Extreme Genuine Evaluation Makeovers (XGEMs) for Commissioning

There may well be some managers out there who have yet to experience the thrill of commissioning a total waste-of-money evaluation. Well, thankfully, your colleagues around the world have been working diligently on building a knowledge base just for you …

We had a great discussion a while back about the 9 golden rules for commissioning a waste-of-money evaluation. We got a record 22 comments on that one – from all continents except Antarctica – so it obviously struck a chord!

In a keynote for the recent Australasian Evaluation Society conference, I talked about the incredibly ineffective commissioning processes that are often used and that frequently result in evaluations that are, as we say in this part of the planet, “about as much use as an ashtray on a motorbike”. Some of the most important problems are:

  1. Detailed plans and costings are often required to be written virtually ‘blind’ – with only the cryptic clues in the RFP, little idea of the context or politics currently in play, and rules that prevent one asking anyone who would actually know what’s going on.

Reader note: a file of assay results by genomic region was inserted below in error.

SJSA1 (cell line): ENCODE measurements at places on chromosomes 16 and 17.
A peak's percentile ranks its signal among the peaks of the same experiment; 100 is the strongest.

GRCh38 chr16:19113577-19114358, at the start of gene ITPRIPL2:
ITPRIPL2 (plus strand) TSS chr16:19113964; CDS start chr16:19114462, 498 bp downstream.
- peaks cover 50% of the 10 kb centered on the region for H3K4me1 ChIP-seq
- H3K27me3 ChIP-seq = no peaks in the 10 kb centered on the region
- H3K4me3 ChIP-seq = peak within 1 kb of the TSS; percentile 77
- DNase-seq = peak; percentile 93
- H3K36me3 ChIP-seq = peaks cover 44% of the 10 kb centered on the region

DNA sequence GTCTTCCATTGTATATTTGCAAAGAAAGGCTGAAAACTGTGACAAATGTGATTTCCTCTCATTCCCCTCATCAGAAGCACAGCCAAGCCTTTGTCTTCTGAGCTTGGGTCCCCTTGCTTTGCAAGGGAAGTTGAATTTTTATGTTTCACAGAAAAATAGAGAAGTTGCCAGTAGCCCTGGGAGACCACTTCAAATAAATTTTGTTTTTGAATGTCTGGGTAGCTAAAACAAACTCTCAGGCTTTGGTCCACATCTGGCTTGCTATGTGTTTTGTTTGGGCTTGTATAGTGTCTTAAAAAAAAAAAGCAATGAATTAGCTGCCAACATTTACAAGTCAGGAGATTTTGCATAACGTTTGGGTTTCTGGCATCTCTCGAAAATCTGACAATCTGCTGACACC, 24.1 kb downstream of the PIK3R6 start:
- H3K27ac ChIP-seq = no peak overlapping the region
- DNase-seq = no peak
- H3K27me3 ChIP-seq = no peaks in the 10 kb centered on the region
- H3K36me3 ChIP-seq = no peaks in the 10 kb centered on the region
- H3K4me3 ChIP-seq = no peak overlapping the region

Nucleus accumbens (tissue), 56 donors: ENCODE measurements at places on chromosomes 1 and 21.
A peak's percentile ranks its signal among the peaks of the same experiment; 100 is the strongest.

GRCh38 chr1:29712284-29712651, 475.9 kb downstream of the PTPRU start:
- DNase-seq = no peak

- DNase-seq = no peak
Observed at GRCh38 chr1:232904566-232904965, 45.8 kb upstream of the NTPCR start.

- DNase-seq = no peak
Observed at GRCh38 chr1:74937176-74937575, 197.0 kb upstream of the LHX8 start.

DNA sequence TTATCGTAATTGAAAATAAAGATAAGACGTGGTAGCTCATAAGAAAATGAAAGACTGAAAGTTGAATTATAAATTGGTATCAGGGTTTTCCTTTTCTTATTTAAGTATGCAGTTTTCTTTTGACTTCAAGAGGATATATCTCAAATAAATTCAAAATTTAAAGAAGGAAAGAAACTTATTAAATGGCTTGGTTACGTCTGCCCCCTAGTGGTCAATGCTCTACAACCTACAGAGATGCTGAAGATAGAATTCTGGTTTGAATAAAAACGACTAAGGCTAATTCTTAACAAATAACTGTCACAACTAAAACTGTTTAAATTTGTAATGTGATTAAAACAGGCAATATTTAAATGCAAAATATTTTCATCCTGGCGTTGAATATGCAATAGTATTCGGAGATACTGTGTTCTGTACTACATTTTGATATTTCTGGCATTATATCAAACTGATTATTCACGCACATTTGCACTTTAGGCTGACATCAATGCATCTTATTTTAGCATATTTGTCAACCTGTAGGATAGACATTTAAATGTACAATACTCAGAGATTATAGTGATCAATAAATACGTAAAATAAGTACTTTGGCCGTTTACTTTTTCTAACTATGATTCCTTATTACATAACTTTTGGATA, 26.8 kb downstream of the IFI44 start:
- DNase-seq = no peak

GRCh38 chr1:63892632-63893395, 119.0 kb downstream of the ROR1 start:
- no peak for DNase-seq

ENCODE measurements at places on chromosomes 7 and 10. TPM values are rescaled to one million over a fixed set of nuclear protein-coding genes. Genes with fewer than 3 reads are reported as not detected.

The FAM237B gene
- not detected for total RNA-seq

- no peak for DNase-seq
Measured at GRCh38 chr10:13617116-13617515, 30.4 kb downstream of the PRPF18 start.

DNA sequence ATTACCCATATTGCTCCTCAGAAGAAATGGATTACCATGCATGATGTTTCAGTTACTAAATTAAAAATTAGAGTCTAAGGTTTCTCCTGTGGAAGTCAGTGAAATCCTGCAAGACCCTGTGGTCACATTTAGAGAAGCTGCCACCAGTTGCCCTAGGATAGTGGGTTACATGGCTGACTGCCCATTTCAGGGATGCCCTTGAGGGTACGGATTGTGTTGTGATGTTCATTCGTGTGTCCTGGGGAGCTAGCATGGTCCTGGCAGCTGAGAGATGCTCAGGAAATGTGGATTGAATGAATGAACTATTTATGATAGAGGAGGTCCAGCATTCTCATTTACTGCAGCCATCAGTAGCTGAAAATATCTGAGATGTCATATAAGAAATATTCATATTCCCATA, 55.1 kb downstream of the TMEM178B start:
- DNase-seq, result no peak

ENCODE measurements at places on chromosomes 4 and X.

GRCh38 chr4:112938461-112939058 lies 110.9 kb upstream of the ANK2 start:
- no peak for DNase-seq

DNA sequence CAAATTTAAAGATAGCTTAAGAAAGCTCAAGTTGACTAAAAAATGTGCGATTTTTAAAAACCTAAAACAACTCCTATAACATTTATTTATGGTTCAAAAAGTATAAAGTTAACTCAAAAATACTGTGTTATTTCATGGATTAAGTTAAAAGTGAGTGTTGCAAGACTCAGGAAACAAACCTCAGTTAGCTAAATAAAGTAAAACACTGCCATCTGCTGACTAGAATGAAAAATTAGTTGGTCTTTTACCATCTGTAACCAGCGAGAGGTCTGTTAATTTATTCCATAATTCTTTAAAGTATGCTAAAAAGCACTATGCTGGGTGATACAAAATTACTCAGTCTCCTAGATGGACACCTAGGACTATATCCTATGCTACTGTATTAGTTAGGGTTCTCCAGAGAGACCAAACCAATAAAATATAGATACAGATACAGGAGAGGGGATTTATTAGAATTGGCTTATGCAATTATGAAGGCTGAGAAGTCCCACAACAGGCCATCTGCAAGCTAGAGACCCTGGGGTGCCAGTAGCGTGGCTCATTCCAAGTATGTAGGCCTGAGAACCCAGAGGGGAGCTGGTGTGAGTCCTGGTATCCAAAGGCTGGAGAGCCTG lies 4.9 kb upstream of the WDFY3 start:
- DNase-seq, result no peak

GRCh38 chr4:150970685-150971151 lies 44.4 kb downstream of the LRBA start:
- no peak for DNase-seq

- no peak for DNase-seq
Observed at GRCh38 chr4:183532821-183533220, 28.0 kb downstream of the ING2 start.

2. There’s an assumption that, even for long-term evaluations, everything is knowable in advance – no part of the evaluation will need to be figured out mid-flight. Seriously?
  3. There are often incredibly onerous RFP processes and high financial barriers to entry – this has the effect of screening out the smaller operators and limiting the pool to larger evaluation shops who have minions to copy and paste boilerplate and collate all the documents. And how incisively evaluable is a proposal that is 90% boilerplate anyway?
  4. Criteria for evaluating proposals often totally miss the mark, getting lost in the details just as badly as the evaluations that end up being commissioned!

Let me offer a few suggestions for consideration and discussion:

Step 1: Start with an Expression of Interest process rather than requiring a full proposal. A good one is brief, simple, and to the point. For example you might ask:

  • What or who is the entity/person/team planning to bid on the evaluation? (max 1 page)
  • Why are you interested in this evaluation? (max half a page)
  • What makes you think you can do it? What expertise, experience, and capacity do you have to pull it off? (max 1 page)
  • Who are you as an evaluation firm, an evaluator, or an evaluation team? What values, practices, and areas of expertise and specialization distinguish you from your competitors/colleagues? (max half a page)
  • What are the daily rates of the proposed team members, and what other overheads or incidentals would apply?
  • Please provide 2-3 executive summaries from recent evaluation reports the lead evaluator(s) have conducted/led.

For heaven’s sake do NOT under any circumstances slip in a question that asks “and tell us how you would do the evaluation” – that instantly turns it from an EOI into an RFP! Don’t ask for CVs or any extras either.